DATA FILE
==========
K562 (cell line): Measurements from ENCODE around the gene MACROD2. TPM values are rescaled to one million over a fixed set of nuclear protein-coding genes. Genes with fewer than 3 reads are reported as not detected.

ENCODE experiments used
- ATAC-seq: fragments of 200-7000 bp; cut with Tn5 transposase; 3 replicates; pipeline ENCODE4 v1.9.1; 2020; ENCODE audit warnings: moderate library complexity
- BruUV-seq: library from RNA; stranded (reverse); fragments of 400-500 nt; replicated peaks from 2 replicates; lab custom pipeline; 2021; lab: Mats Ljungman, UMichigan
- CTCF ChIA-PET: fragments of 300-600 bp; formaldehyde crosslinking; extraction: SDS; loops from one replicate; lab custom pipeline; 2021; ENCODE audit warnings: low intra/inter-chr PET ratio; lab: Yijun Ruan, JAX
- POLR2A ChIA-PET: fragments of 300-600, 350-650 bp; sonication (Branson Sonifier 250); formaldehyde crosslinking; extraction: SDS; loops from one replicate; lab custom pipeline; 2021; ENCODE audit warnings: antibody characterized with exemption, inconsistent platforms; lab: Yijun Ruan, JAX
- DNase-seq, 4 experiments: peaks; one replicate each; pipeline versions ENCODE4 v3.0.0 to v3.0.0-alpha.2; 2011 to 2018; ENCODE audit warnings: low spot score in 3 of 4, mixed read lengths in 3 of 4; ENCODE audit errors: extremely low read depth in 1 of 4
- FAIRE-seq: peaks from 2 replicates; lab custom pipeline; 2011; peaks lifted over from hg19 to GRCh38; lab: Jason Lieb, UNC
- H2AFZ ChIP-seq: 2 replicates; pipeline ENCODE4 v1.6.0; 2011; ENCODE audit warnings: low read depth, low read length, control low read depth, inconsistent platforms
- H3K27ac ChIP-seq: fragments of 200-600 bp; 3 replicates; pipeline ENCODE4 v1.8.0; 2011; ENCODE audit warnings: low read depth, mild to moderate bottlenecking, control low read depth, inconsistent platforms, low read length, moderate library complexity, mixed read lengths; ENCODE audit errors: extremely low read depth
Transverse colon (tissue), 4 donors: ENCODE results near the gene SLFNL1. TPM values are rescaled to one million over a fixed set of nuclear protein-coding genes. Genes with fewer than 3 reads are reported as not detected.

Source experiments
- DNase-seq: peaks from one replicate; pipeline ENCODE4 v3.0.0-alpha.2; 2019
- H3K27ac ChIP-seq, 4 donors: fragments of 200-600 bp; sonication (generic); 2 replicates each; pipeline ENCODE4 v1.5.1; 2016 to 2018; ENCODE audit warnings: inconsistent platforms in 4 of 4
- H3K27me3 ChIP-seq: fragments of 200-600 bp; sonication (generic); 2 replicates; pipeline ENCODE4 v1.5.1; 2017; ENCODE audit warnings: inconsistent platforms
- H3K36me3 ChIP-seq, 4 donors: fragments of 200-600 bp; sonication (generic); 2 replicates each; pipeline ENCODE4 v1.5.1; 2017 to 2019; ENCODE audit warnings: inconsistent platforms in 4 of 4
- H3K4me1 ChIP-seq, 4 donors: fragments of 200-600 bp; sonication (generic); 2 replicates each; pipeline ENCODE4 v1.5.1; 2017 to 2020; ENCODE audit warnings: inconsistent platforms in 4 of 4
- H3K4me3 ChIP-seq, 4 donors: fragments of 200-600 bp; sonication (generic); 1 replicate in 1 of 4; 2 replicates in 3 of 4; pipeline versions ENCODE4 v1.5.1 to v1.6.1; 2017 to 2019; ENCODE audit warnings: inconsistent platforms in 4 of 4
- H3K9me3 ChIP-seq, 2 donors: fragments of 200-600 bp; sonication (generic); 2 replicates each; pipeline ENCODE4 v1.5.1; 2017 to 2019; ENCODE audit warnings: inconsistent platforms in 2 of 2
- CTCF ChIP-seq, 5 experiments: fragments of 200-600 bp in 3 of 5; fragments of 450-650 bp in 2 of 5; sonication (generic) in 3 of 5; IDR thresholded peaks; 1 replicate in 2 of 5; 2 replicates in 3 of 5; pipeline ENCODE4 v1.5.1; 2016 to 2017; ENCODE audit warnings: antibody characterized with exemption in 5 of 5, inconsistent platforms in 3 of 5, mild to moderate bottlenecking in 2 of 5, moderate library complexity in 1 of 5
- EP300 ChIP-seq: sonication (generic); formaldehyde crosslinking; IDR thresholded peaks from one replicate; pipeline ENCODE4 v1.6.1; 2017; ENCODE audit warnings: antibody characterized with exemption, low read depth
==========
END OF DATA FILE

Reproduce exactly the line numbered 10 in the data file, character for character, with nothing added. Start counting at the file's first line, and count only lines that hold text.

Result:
- H3K27ac ChIP-seq: fragments of 200-600 bp; 3 replicates; pipeline ENCODE4 v1.8.0; 2011; ENCODE audit warnings: low read depth, mild to moderate bottlenecking, control low read depth, inconsistent platforms, low read length, moderate library complexity, mixed read lengths; ENCODE audit errors: extremely low read depth